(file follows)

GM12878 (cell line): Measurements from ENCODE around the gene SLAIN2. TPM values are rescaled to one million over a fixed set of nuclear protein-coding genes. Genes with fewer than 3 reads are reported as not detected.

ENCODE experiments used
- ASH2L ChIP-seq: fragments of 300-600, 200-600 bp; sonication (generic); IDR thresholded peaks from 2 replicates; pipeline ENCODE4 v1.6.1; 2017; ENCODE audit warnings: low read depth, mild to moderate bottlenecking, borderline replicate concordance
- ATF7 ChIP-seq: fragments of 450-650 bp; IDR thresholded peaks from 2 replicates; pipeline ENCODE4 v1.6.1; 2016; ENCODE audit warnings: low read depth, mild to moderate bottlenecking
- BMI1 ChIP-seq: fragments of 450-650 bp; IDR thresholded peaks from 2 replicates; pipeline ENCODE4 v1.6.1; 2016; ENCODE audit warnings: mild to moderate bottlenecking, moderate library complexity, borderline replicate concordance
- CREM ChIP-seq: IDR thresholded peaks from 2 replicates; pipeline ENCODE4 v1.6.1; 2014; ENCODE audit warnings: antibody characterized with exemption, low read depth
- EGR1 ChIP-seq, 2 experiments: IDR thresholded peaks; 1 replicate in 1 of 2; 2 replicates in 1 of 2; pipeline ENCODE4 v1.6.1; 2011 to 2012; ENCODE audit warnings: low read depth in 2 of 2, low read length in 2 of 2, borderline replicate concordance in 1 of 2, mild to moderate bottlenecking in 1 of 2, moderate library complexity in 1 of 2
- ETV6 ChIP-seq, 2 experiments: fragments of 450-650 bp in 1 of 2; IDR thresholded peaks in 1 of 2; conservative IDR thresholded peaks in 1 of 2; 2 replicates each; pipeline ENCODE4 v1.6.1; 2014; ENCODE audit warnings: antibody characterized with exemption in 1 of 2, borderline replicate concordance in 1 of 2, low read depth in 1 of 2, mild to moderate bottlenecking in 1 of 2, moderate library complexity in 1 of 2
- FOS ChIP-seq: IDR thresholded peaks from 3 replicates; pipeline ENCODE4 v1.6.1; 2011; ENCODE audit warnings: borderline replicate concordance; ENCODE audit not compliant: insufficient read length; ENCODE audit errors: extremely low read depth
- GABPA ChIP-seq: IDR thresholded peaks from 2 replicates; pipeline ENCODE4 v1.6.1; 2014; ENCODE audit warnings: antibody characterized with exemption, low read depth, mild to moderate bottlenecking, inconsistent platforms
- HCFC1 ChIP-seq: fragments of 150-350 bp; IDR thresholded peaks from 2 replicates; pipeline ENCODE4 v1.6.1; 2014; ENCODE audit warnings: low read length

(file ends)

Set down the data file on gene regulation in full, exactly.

GM12878 (cell line): Measurements from ENCODE around the gene SLAIN2. TPM values are rescaled to one million over a fixed set of nuclear protein-coding genes. Genes with fewer than 3 reads are reported as not detected.

ENCODE experiments used
- ASH2L ChIP-seq: fragments of 300-600, 200-600 bp; sonication (generic); IDR thresholded peaks from 2 replicates; pipeline ENCODE4 v1.6.1; 2017; ENCODE audit warnings: low read depth, mild to moderate bottlenecking, borderline replicate concordance
- ATF7 ChIP-seq: fragments of 450-650 bp; IDR thresholded peaks from 2 replicates; pipeline ENCODE4 v1.6.1; 2016; ENCODE audit warnings: low read depth, mild to moderate bottlenecking
- BMI1 ChIP-seq: fragments of 450-650 bp; IDR thresholded peaks from 2 replicates; pipeline ENCODE4 v1.6.1; 2016; ENCODE audit warnings: mild to moderate bottlenecking, moderate library complexity, borderline replicate concordance
- CREM ChIP-seq: IDR thresholded peaks from 2 replicates; pipeline ENCODE4 v1.6.1; 2014; ENCODE audit warnings: antibody characterized with exemption, low read depth
- EGR1 ChIP-seq, 2 experiments: IDR thresholded peaks; 1 replicate in 1 of 2; 2 replicates in 1 of 2; pipeline ENCODE4 v1.6.1; 2011 to 2012; ENCODE audit warnings: low read depth in 2 of 2, low read length in 2 of 2, borderline replicate concordance in 1 of 2, mild to moderate bottlenecking in 1 of 2, moderate library complexity in 1 of 2
- ETV6 ChIP-seq, 2 experiments: fragments of 450-650 bp in 1 of 2; IDR thresholded peaks in 1 of 2; conservative IDR thresholded peaks in 1 of 2; 2 replicates each; pipeline ENCODE4 v1.6.1; 2014; ENCODE audit warnings: antibody characterized with exemption in 1 of 2, borderline replicate concordance in 1 of 2, low read depth in 1 of 2, mild to moderate bottlenecking in 1 of 2, moderate library complexity in 1 of 2
- FOS ChIP-seq: IDR thresholded peaks from 3 replicates; pipeline ENCODE4 v1.6.1; 2011; ENCODE audit warnings: borderline replicate concordance; ENCODE audit not compliant: insufficient read length; ENCODE audit errors: extremely low read depth
- GABPA ChIP-seq: IDR thresholded peaks from 2 replicates; pipeline ENCODE4 v1.6.1; 2014; ENCODE audit warnings: antibody characterized with exemption, low read depth, mild to moderate bottlenecking, inconsistent platforms
- HCFC1 ChIP-seq: fragments of 150-350 bp; IDR thresholded peaks from 2 replicates; pipeline ENCODE4 v1.6.1; 2014; ENCODE audit warnings: low read length